Well, if they dropped fifty grand on this, they dined well, unless they had to pay Erin Marie Hogan a topless bonus. If you had the camera (singular will do) already and weren’t paying your actors, I think you actually could wrap this one up for that $18.75 — a couple blank tapes for the camera and a quick thrift store outing and you’re all set. Actors bring their own costumes, which is to say, wear their usual clothes. House is already set up. Very little lighting needed (if the camera doesn’t have a night-vision function, you shoot day for night and tint it minty green in post-production). Come to think of it, Paranormal Entity is probably the closest thing to a Dogme film I’ve seen in a couple years. Heck, the director doesn’t get credited, and I’m not even sure Lars von Trier sticks to that one. In defense of The Asylum’s penny-pinching, this does mean it’s faithful to the production values of the original (where ‘production values’ means ‘general appearance of somebody’s house’ and not in any sense ’special effects’).

And how similar is the movie itself? Usually the Asylum shoots these things early based on premise; it’s not tough to whip up an outline for Transmorphers without seeing Transformers, assuming you’ve got a passing familiarity with 1986. Here they couldn’t have known Paranormal Activity would be worth jocking until that sizable wave of viral marketing crested into a heavy TV spot campaign just before the release date. So they didn’t get to it until afterward, and as a result, it didn’t fit with the preferred Asylum release method of hitting DVD a couple days before the big-budget version hits theaters. Luckily it takes The Asylum about two weeks to shoot even its bigger, more megashark-laden productions, so Paranormal Entity had plenty of time for writer, cast and crew to watch Activity at their leisure (this borne out by Hogan’s admission that she’d seen the movie prior to being cast) before shooting, so they’d know what they were aiming for. The production timeline on Paranormal Entity comes out looking something like this:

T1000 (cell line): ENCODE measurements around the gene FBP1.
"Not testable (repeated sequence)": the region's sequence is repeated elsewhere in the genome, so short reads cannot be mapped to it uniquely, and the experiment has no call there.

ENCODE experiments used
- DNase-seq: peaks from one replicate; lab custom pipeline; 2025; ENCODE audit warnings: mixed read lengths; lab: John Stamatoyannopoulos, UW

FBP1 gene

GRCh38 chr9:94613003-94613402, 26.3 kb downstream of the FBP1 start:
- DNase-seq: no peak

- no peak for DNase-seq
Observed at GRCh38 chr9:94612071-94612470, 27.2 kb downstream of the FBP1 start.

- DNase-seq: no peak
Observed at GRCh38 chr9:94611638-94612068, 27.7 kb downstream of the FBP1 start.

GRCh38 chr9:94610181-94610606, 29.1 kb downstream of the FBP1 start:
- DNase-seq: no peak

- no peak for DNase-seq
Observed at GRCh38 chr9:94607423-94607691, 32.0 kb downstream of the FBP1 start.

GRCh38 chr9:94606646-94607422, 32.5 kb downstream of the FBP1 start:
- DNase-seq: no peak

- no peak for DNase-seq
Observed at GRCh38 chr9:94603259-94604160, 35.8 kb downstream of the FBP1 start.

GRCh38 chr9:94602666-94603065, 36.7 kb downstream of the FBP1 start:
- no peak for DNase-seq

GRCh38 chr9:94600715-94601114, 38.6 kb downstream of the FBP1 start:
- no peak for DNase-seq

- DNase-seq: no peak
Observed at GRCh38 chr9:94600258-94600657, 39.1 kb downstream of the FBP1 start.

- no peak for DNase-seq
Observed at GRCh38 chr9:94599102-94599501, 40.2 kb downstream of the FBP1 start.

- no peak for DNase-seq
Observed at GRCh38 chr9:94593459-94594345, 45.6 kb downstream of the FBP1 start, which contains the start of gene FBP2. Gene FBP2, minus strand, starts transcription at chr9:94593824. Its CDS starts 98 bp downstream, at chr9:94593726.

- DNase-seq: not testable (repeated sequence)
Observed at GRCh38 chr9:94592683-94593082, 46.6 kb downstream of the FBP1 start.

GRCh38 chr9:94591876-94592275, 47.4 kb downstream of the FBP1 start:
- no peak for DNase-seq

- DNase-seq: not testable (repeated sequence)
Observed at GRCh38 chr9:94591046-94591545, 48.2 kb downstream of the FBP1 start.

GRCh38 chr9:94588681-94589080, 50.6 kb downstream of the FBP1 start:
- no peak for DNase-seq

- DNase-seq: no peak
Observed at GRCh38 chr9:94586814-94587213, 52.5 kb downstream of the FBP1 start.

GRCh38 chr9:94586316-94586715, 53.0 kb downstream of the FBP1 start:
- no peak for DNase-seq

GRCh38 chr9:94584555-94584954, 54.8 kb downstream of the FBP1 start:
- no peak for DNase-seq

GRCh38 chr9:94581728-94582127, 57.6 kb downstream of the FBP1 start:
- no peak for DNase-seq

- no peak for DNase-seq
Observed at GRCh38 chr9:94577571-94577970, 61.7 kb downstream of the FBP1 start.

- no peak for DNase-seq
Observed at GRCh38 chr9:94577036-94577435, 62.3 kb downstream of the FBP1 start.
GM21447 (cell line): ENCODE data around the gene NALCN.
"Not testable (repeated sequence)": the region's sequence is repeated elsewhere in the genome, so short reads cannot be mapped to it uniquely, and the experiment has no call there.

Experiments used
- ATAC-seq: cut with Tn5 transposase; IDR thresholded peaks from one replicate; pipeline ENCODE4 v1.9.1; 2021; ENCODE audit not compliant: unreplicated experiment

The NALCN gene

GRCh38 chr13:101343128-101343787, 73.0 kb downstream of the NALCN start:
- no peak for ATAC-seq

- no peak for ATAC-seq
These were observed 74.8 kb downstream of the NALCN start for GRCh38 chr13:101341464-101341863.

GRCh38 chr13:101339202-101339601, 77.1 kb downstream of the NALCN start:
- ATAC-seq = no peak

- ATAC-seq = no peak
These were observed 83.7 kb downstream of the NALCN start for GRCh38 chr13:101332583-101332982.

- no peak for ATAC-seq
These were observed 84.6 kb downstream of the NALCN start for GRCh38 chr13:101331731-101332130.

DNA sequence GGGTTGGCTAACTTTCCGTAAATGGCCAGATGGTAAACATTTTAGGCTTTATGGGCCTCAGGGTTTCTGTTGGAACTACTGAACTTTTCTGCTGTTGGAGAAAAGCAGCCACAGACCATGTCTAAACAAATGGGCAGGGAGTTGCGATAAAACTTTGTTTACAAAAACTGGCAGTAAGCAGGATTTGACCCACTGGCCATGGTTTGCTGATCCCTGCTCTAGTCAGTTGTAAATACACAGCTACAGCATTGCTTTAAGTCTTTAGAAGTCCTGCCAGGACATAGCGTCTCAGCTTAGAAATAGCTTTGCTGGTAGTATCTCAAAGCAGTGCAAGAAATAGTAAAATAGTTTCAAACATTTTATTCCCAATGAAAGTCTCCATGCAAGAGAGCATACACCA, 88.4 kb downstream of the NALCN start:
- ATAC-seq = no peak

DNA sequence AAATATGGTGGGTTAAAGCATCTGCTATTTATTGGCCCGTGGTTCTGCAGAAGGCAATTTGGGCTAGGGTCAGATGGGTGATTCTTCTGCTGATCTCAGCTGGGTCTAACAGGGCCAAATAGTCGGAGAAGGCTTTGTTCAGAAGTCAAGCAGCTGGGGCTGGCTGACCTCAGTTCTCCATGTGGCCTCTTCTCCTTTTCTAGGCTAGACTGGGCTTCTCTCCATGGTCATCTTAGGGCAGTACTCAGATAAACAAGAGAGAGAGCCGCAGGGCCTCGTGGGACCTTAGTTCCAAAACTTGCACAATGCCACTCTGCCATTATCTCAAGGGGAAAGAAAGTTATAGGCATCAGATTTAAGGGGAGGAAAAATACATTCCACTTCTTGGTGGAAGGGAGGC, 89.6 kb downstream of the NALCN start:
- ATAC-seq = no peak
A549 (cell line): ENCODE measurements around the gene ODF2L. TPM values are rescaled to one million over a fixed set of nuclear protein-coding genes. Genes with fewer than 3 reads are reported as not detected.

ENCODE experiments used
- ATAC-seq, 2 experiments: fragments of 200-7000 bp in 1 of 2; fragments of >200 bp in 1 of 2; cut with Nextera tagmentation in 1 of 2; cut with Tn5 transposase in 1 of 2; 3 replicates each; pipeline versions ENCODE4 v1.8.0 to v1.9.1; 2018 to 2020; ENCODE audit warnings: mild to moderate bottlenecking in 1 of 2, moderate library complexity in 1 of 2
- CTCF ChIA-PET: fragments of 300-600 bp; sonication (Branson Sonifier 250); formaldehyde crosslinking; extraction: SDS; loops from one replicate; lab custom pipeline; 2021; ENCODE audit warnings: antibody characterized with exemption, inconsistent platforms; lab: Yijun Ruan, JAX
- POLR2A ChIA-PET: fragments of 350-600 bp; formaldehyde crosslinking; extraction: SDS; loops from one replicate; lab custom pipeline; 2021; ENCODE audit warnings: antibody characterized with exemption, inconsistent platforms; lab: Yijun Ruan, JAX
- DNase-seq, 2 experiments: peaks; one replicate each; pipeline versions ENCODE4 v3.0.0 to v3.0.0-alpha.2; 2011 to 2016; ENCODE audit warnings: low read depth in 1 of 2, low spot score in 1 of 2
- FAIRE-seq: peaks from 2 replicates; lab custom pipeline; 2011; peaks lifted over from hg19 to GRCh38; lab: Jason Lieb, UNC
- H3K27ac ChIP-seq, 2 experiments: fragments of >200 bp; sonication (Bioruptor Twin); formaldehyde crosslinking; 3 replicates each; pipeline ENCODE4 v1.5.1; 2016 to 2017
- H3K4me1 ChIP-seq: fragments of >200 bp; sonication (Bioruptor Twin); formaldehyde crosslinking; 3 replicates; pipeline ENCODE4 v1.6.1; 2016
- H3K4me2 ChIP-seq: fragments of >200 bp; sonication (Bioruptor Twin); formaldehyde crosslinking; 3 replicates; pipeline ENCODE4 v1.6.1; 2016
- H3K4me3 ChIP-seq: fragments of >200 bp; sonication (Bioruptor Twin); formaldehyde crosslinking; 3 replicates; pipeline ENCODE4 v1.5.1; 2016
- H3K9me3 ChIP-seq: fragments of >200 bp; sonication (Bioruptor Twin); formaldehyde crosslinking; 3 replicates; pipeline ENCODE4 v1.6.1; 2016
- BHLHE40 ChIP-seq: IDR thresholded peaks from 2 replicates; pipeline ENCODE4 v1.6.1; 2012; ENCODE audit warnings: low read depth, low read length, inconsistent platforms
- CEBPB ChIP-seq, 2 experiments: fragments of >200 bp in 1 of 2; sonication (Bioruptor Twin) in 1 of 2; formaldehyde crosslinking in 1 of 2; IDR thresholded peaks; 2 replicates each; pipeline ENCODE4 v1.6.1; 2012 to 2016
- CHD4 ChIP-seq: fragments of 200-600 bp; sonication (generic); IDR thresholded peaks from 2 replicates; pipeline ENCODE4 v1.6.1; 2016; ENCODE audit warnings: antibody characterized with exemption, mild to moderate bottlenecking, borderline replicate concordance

• buy tickets to Paranormal Activity for a couple key players,
  • bang out an outline (i.e., jot down Activity’s basic structure) during the flick,
  • writer / uncredited director / unseen male lead Shane Van Dyck plots a few key moments (“Most of the script was improvised,” said Hogan),
  • shoot for a few days in someone’s house,
  • and still probably wrap within a few weeks of the first Activity screenings,
  • managing in the end to beat Activity’s DVD release date by a full week.

As for the content, it’s remarkably faithful to the film it’s based on, not scene-by-scene but not too far removed from it, and the major touchstones of Paranormal Activity are replicated, or at least recounted. Particularly entertaining: the central setpiece, the single most talked-about sequence? Either the crew of Paranormal Entity couldn’t quite figure it out (I know I couldn’t) or couldn’t afford it. It still happens, but it happens offscreen and is summarized by a witness. A few things are changed around — true to name, the filmmakers borrow a bit from The Entity (1981) — but this might be the first of Asylum’s flicks which could pass the Folgers Crystals test. If you’d kind of heard about Paranormal Activity, and maybe seen the TV spots, and you walked into a screening of Paranormal Entity (if such a thing existed), would you know you’d been had? Well, yes, you would, but you might or might not realize you weren’t watching the movie in question, a testimonial which doesn’t hold true if you’re inexplicably wandering into a screening of The Terminators. If such a thing existed.

Still, spell-check wouldn’t have hurt.


Closely realted — so, the neighbors?

Comments
Comment from PLA - February 26, 2010 at 2:09 pm

I am generally with you as far as Brad Anderson goes, but I must say that Transsiberian did lessen my enthusiasm a bit.

Also, I would pay pretty good money to see a Wes Anderson Saw movie.